Saturday, April 09, 2005

Mission Impossible? Ethics in the Mission Statement

Can you remember the names of all the U.S. companies scandalized by ethical lapses in the last few years? Most of us are aware of Enron, Worldcom, and Tyco. There are many others. It would seem from these cases that unethical behavior and financial instability go hand in hand. Thousands of workers employed by these companies suffered, not to mention the stockholders, and to some extent, the entire economy. Could that pain have been avoided?

Captains of industry see to it that their companies carefully craft impressively worded mission statements, ostensibly to guide company actions. Seen in this light, a mission statement is like the compass the captain of a ship uses to chart a course. Either a lot of compasses have been out of whack or captains have failed to effectively utilize them.

Let's see what we can learn from Enron. Its mission statement emphasized core values of respect, integrity, communication, and excellence. But where was the followup? I fail to see how a company can expect buy-in to the mission statement by employees unless those employees create their own individual personal mission statements that are consistent with the mission of the firm. I like the core values expressed on this page. The problem is that most people aren't going to able to apply such core values to real-world scenarios without the proper training. That's the old knowing-doing gap rearing its ugly head again.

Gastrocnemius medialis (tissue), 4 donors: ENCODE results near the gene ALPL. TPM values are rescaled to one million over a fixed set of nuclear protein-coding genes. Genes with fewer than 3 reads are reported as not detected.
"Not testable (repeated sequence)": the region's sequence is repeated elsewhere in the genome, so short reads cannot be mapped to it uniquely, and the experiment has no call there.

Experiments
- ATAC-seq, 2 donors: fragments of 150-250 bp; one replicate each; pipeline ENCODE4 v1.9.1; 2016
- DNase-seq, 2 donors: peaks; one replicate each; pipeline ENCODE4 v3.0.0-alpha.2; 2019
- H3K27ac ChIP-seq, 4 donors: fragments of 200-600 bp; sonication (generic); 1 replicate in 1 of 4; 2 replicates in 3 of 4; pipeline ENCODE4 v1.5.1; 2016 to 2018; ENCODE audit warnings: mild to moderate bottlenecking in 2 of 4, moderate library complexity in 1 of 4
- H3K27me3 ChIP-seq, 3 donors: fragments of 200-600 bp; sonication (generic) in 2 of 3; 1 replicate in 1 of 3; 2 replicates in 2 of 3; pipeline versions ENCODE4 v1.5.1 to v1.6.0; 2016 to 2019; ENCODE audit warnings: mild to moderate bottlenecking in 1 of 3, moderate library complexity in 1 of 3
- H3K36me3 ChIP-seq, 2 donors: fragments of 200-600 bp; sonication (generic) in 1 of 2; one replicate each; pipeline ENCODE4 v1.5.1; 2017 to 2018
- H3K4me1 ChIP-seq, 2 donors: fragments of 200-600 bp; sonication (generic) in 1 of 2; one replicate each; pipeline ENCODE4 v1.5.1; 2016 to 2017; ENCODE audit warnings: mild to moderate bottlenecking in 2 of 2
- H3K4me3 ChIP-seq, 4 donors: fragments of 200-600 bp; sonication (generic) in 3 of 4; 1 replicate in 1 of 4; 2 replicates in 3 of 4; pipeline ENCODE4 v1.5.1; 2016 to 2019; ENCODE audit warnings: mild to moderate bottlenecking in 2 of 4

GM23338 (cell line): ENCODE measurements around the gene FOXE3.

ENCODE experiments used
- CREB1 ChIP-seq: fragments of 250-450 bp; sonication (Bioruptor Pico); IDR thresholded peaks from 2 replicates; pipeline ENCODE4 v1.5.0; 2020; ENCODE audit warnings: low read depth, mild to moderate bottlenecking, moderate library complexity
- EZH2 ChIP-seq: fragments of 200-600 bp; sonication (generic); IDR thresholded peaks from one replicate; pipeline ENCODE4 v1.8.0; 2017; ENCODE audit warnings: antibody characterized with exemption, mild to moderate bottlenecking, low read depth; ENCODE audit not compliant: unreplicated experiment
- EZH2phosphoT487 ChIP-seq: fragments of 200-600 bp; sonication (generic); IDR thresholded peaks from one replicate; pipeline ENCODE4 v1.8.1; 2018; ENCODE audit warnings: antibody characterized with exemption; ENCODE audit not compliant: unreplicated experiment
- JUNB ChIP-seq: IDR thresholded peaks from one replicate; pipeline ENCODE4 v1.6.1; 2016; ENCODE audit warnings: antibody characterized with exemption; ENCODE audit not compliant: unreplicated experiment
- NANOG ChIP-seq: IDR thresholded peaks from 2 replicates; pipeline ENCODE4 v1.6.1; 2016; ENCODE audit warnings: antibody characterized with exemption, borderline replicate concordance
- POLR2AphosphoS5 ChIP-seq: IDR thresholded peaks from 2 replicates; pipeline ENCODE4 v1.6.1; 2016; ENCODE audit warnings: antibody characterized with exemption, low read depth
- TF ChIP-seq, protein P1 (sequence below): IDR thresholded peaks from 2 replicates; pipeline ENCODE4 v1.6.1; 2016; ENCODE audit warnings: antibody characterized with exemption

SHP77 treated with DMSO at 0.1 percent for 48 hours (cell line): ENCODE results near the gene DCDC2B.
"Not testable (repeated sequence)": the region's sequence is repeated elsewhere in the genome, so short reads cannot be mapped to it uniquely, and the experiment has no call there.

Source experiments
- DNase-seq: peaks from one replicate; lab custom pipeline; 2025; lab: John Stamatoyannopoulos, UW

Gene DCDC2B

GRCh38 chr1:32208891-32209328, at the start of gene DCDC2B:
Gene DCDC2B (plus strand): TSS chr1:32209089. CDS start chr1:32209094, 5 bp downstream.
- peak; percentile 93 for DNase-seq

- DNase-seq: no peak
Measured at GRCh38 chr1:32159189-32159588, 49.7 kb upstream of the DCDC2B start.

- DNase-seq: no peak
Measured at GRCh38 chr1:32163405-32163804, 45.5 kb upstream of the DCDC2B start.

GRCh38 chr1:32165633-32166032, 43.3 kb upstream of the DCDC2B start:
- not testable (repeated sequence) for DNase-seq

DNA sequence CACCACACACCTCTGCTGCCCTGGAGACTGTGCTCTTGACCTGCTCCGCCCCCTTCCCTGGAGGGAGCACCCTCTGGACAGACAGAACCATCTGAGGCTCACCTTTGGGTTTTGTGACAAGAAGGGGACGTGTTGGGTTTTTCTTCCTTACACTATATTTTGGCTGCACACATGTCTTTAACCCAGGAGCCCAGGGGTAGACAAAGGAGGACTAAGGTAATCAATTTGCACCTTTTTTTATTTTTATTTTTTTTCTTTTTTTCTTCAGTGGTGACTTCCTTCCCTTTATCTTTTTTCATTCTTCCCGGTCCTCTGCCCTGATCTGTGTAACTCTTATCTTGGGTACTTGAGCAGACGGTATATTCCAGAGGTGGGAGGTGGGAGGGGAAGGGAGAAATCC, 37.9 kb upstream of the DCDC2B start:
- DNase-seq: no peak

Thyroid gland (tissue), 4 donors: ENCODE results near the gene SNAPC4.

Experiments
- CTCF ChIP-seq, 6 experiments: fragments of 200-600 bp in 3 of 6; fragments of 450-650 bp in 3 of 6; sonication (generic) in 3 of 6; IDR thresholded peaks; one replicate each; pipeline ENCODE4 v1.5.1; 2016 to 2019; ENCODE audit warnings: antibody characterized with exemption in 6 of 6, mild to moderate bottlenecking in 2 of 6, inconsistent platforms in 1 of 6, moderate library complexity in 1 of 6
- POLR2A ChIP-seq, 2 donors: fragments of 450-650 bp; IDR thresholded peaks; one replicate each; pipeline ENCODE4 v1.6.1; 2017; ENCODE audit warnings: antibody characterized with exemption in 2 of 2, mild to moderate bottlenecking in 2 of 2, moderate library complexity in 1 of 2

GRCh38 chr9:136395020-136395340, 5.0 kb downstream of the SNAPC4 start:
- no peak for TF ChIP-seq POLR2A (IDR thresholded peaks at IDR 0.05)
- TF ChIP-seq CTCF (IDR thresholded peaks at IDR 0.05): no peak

If companies aren't going to weave the mission statement into the fabric of their corporate cultures, then this mission statement generator at Dilbert.com will do nicely. But then again, I suspect that many mission statements are already treated as a joke. The Bain company came up with this nugget, which is at least honest:
Nutzworld.com, a search engine and Web browser, was so tired of corporate platitudes that it confessed its aims in Cookie Monster terms.
"Rule the World.
"Get lots of cookies.
"Eat the cookies.
"Get more cookies."


The old Cookie Monster sure is into self interest. Do you think he's ever read Adam Smith?

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